_________________

Come back to Third Tuesdays at the Daylight Factory tomorrow evening, when our guest will be Tara Hunt, author of The Whuffie Factor.

Details on our blog, on Facebook and on LinkedIn.

If you can’t be with us in person, be with us in spirit, at least. Christian Aubry will be live streaming this event, thanks to a sponsorship by HKDP.

Brian Solis – the future of agencies and of our industry

As I delve back into agency life, as HKDP‘s (Hill & Knowlton Montreal) new (and first) Director of Social Media and Digital Communications, and begin conversations with my new colleagues about the rich potential of social media, I can’t help but think that the timing of this Ductape Marketing interview with Brian Solis is absolutely perfect.

Episode show notes:

There’s plenty of doom and gloom surrounding the practice of public relations in the social web world, but Solis suggests, and I totally agree, that there’s a tremendous opportunity if firms and departments understand how to evolve and grab it.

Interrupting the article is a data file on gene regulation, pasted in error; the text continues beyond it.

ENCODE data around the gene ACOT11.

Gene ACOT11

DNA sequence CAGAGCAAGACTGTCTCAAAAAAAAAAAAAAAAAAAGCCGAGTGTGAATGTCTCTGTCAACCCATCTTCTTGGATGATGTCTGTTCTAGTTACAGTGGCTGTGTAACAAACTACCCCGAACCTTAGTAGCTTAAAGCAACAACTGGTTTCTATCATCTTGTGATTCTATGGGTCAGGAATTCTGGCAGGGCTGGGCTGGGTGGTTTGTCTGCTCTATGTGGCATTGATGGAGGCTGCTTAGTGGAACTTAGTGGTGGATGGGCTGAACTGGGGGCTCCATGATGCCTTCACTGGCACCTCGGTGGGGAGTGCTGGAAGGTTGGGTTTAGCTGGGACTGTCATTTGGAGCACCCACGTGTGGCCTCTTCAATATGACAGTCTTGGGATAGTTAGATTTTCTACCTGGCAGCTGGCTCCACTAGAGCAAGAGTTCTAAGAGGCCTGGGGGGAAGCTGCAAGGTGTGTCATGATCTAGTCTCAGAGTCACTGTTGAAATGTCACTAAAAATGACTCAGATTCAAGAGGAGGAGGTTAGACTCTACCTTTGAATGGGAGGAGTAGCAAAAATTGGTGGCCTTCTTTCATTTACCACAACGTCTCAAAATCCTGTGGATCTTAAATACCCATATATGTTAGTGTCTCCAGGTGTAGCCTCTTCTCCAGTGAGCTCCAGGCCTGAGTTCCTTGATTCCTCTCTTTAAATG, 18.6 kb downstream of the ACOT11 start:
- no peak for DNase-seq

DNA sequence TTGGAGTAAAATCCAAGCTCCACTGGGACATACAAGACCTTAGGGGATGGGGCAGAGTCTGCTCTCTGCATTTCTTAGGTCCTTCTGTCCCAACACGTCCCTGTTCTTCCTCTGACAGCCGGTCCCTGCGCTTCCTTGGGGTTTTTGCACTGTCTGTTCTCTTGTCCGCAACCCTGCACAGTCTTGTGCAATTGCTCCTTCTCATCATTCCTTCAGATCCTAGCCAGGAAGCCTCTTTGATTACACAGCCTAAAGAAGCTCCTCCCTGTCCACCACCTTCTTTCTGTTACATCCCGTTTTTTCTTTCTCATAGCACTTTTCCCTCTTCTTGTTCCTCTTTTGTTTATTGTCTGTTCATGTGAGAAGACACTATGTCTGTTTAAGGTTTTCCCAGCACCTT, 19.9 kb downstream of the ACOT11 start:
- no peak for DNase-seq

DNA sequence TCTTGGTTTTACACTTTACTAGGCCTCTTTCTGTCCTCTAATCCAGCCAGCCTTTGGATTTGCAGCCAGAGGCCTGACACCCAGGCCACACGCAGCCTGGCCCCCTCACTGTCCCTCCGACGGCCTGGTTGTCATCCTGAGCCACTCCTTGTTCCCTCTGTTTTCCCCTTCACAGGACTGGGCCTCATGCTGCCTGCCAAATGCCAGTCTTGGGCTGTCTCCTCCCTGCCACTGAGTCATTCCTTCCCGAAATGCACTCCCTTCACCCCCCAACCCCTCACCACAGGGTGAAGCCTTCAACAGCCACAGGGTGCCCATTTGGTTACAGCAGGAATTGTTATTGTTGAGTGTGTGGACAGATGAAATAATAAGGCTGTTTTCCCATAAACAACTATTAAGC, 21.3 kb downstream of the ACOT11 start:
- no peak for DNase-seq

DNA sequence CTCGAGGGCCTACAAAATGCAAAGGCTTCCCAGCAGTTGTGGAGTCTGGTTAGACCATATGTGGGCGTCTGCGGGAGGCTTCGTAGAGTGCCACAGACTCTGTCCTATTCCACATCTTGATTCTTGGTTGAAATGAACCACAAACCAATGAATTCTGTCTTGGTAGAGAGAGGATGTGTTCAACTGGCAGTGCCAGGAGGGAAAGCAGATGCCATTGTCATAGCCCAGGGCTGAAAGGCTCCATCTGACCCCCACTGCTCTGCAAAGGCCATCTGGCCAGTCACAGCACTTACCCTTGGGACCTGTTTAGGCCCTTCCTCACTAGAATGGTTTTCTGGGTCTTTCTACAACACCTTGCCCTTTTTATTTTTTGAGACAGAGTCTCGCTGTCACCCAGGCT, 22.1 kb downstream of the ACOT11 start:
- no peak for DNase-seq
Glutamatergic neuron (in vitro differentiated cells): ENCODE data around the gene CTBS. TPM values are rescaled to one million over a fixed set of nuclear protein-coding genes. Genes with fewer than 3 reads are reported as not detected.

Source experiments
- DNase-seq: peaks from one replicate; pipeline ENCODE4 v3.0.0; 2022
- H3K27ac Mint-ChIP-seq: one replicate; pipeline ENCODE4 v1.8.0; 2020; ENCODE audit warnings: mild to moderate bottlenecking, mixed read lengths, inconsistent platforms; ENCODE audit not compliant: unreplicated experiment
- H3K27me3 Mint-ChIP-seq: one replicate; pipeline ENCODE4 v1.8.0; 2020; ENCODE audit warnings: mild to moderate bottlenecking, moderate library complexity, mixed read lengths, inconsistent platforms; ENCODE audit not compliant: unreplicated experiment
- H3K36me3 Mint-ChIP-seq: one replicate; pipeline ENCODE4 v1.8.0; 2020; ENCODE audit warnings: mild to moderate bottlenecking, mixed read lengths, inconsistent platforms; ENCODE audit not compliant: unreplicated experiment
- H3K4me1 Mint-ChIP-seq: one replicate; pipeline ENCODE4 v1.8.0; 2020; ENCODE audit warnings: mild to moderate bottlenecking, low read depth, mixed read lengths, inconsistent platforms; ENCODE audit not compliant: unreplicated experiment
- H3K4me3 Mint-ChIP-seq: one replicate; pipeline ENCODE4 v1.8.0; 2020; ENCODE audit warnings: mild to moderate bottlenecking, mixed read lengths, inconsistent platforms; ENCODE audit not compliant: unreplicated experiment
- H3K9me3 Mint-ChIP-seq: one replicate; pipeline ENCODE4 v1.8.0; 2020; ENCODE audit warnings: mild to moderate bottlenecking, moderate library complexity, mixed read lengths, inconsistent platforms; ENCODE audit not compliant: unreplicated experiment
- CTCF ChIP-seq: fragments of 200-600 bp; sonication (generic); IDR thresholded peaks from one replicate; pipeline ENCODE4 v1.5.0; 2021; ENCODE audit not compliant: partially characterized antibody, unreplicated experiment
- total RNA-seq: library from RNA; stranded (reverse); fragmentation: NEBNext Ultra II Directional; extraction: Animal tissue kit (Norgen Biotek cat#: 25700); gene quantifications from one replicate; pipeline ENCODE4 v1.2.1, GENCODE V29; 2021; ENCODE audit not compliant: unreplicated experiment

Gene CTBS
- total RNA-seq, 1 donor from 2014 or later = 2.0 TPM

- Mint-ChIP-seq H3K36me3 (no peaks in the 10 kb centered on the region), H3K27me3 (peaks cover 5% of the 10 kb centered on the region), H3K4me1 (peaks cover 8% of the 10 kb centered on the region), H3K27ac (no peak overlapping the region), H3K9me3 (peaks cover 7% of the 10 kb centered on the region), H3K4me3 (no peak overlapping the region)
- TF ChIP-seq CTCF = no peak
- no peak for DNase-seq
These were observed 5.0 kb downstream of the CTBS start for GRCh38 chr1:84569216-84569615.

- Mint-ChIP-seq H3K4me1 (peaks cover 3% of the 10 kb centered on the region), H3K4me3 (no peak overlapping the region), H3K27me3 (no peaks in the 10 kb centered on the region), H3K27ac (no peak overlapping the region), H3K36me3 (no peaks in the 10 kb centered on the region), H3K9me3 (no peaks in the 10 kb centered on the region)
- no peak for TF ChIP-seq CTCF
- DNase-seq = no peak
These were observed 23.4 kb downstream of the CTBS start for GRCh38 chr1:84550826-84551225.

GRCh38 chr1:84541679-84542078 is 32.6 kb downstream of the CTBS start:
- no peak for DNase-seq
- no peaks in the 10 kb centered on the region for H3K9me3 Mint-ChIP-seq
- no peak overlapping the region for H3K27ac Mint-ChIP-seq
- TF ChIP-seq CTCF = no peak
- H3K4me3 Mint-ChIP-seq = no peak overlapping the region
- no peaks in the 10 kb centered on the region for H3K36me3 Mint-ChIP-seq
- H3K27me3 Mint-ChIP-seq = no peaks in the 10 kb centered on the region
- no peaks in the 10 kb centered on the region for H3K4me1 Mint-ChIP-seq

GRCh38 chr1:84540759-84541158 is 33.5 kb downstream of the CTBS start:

(…)

Social media has evolved to the point where it impacts every department, whether they choose to participate or not. The new PR agency and department must embrace the social web as an umbrella that links HR, Interactive, Marketing, Management and Finance. The role of the PR agency should expand in this new model.

The new PR firm has the awesome responsibility of helping every department realize that real people exist on the other end of every interaction and message.

Like Solis says, the industry is only dying if it doesn’t evolve. Recent hires by Montreal agencies (Marc Snyder by Octane, myself at HKDP, and others in the works) are proof positive that Quebec’s PR industry is certainly waking up to what Brian Solis refers to as the ‘renaissance’ of public relations. My sense is that client demand has now caught up with agencies, who are scrambling to secure those few professionals with social media experience.